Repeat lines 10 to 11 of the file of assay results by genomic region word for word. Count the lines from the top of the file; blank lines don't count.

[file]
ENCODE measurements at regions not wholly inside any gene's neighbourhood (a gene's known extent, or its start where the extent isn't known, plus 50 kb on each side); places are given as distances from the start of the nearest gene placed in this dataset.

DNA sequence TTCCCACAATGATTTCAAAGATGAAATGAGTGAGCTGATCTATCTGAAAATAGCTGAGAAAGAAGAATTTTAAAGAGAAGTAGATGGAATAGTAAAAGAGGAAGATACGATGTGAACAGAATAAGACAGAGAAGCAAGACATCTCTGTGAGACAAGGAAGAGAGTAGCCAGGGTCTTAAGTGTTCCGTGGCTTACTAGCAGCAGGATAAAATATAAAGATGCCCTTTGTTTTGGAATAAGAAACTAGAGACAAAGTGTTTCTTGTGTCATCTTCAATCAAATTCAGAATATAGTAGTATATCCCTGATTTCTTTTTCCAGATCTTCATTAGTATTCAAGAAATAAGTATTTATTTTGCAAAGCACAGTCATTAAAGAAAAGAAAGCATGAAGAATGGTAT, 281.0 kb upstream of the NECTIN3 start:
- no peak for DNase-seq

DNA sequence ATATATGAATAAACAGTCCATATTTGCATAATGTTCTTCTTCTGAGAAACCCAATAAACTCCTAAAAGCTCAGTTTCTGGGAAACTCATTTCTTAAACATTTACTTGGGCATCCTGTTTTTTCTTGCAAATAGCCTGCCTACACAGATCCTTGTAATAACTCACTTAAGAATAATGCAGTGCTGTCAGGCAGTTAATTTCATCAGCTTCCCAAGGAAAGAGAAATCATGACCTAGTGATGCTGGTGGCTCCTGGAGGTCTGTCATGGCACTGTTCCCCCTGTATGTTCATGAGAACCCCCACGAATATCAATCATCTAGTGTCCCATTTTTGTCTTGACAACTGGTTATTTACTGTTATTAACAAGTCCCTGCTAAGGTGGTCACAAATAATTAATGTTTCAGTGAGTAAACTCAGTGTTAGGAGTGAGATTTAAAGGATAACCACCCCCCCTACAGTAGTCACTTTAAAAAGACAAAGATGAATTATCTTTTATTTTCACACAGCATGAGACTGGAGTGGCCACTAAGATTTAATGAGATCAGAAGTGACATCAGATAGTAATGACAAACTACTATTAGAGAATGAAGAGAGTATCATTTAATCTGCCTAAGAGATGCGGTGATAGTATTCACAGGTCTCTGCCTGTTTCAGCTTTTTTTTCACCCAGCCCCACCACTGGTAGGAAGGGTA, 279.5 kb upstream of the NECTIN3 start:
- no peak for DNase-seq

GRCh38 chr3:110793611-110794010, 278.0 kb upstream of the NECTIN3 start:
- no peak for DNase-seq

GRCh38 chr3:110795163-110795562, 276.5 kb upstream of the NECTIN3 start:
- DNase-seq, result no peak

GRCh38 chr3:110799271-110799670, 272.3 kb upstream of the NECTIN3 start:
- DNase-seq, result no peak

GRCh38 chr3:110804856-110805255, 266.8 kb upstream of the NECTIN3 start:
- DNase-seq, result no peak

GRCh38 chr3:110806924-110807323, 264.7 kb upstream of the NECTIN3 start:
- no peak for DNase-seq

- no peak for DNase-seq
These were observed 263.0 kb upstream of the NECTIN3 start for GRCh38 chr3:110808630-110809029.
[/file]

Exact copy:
GRCh38 chr3:110799271-110799670, 272.3 kb upstream of the NECTIN3 start:
- DNase-seq, result no peak